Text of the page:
A Lovely Bunch Of Coconuts, Gold Rush Gumby, Gumbasia, Gumby Concerto, Gumby On The Moon, Hot Ice, In The Dough, Mirror Land, Mirror-aculous Recovery, Moon Trip, Mysterious Fires, Robot Rumpus, Stuck On Books, The Indian Challange, The Small Planets, The Witty Witch, Too Loo, Trapped On The Moon, Tricky Train.
Dreamed up by Art Clokey (from a small town called Millington, Michigan), Gumby had its genesis in a 1953 theatrical 3-minute short called Gumbasia, while studying at the University of Southern California under the direction of Slavko Vorkapich. It was a surreal short of moving and expanding lumps of clay set to music, in a parody of Fantasia. Gumbasia was created in a style called Kinesthetic Film Principles that Vorkapich taught. Described as "massaging of the eye cells" this technique based on camera movements and editing is responsible for much of the Gumby look and feel. In 1955 Art showed Gumbasia to movie producer Sam Engel who immediately funded a 15 minute short film later titled Gumby Goes to the Moon. This was ultimately seen by Tom Sarnoff at NBC who loved it so much that he put the wheels in motion for a full audience test during the Howdy Doody Show. Gumby himself first appeared on the Howdy Doody show in 1956 and was given his own NBC series in 1957.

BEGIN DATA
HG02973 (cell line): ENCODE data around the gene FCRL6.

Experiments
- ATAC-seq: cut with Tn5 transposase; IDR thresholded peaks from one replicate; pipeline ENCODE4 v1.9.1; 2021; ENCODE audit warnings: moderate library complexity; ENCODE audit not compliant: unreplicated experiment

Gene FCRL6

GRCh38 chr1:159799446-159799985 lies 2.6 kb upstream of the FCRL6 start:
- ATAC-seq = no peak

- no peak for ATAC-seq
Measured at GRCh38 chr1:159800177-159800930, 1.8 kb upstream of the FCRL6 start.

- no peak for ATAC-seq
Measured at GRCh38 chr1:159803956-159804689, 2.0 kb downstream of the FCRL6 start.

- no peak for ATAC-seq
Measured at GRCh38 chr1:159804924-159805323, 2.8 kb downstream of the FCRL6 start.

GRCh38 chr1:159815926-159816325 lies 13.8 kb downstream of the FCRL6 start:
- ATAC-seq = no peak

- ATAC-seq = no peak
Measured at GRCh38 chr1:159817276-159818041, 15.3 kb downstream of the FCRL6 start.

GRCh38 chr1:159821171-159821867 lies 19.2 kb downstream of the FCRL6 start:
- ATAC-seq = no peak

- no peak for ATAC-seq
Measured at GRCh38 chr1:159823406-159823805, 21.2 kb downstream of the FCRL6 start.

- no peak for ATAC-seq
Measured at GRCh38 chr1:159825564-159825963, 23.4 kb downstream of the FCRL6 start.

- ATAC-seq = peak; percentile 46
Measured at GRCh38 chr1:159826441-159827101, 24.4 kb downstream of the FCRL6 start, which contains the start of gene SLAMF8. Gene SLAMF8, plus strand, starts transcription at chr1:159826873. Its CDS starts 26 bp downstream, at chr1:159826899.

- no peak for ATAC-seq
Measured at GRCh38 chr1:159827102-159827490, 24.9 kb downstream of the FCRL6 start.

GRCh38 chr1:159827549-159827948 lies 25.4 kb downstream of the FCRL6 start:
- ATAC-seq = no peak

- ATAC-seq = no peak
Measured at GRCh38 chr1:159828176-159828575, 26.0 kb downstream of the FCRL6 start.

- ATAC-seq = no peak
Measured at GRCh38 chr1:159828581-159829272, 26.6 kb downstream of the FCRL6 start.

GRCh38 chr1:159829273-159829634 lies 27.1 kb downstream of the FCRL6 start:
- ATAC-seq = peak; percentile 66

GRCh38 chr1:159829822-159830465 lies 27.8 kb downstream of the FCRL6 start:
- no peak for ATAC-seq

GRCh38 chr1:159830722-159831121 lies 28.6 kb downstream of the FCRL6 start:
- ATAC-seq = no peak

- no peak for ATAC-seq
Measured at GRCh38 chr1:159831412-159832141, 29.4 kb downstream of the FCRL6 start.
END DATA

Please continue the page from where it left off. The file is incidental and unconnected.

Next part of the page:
Gumby was inspired by a suggestion Clokey's wife made that he base his character on the Gingerbread Man. He was green simply because that was Clokey's favorite color. Gumby's legs and feet were made wide for pragmatic reasons: they ensured the clay character would stand up during stop-motion filming. The famous slanted shape of Gumby's head was based on the hair style of Clokey's father in an old photograph.